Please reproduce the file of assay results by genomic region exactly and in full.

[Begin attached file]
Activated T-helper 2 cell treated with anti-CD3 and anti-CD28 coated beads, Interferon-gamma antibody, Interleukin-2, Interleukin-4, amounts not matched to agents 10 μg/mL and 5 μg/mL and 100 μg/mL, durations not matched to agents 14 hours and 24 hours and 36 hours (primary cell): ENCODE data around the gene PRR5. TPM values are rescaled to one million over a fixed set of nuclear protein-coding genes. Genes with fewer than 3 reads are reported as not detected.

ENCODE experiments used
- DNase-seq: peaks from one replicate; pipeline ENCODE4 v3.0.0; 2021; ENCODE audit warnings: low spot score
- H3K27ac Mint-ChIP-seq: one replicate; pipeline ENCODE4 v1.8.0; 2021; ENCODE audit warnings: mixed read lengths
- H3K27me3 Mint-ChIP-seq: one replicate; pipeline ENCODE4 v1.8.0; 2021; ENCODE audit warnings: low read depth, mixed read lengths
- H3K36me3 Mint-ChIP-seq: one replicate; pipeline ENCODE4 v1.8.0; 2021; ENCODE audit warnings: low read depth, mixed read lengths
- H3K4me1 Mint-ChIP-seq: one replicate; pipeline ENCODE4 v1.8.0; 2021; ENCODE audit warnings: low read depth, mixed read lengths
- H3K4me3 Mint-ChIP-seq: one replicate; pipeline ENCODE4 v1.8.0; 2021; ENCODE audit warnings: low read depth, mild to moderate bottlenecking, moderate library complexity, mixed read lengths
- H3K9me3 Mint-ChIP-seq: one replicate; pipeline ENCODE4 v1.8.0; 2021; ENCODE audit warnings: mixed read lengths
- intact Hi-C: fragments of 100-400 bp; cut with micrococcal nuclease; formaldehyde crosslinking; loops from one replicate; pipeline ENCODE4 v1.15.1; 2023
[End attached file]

Activated T-helper 2 cell treated with anti-CD3 and anti-CD28 coated beads, Interferon-gamma antibody, Interleukin-2, Interleukin-4, amounts not matched to agents 10 μg/mL and 5 μg/mL and 100 μg/mL, durations not matched to agents 14 hours and 24 hours and 36 hours (primary cell): ENCODE data around the gene PRR5. TPM values are rescaled to one million over a fixed set of nuclear protein-coding genes. Genes with fewer than 3 reads are reported as not detected.

ENCODE experiments used
- DNase-seq: peaks from one replicate; pipeline ENCODE4 v3.0.0; 2021; ENCODE audit warnings: low spot score
- H3K27ac Mint-ChIP-seq: one replicate; pipeline ENCODE4 v1.8.0; 2021; ENCODE audit warnings: mixed read lengths
- H3K27me3 Mint-ChIP-seq: one replicate; pipeline ENCODE4 v1.8.0; 2021; ENCODE audit warnings: low read depth, mixed read lengths
- H3K36me3 Mint-ChIP-seq: one replicate; pipeline ENCODE4 v1.8.0; 2021; ENCODE audit warnings: low read depth, mixed read lengths
- H3K4me1 Mint-ChIP-seq: one replicate; pipeline ENCODE4 v1.8.0; 2021; ENCODE audit warnings: low read depth, mixed read lengths
- H3K4me3 Mint-ChIP-seq: one replicate; pipeline ENCODE4 v1.8.0; 2021; ENCODE audit warnings: low read depth, mild to moderate bottlenecking, moderate library complexity, mixed read lengths
- H3K9me3 Mint-ChIP-seq: one replicate; pipeline ENCODE4 v1.8.0; 2021; ENCODE audit warnings: mixed read lengths
- intact Hi-C: fragments of 100-400 bp; cut with micrococcal nuclease; formaldehyde crosslinking; loops from one replicate; pipeline ENCODE4 v1.15.1; 2023